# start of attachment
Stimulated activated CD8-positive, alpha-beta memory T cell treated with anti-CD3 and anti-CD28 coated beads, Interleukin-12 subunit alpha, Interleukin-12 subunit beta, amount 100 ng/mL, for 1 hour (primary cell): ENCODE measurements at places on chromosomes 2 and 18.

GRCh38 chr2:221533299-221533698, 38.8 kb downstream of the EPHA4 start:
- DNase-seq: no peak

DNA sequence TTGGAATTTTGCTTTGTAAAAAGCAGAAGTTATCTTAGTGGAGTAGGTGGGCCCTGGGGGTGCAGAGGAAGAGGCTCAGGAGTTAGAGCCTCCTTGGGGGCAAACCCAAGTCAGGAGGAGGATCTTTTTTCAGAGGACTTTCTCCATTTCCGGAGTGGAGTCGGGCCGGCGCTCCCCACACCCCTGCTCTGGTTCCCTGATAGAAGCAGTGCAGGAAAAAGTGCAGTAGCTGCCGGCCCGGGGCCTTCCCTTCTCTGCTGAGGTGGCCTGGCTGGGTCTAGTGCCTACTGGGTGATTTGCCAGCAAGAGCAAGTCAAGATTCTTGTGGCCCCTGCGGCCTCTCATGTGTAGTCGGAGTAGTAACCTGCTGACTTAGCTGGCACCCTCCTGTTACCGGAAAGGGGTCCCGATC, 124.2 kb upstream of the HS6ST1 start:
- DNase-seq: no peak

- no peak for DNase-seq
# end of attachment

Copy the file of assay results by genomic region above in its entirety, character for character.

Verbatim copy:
Stimulated activated CD8-positive, alpha-beta memory T cell treated with anti-CD3 and anti-CD28 coated beads, Interleukin-12 subunit alpha, Interleukin-12 subunit beta, amount 100 ng/mL, for 1 hour (primary cell): ENCODE measurements at places on chromosomes 2 and 18.

GRCh38 chr2:221533299-221533698, 38.8 kb downstream of the EPHA4 start:
- DNase-seq: no peak

DNA sequence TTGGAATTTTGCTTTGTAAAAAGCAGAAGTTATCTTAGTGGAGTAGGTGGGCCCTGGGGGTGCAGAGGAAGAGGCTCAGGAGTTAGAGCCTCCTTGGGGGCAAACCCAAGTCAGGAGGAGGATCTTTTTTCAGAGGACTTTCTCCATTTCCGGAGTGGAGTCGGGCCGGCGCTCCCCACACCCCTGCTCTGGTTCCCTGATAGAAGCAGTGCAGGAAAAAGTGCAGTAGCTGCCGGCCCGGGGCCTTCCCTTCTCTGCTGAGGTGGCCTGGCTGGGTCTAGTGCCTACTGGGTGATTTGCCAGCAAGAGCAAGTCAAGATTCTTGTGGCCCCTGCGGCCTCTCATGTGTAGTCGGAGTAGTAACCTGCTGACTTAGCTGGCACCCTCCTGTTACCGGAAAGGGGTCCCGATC, 124.2 kb upstream of the HS6ST1 start:
- DNase-seq: no peak

- no peak for DNase-seq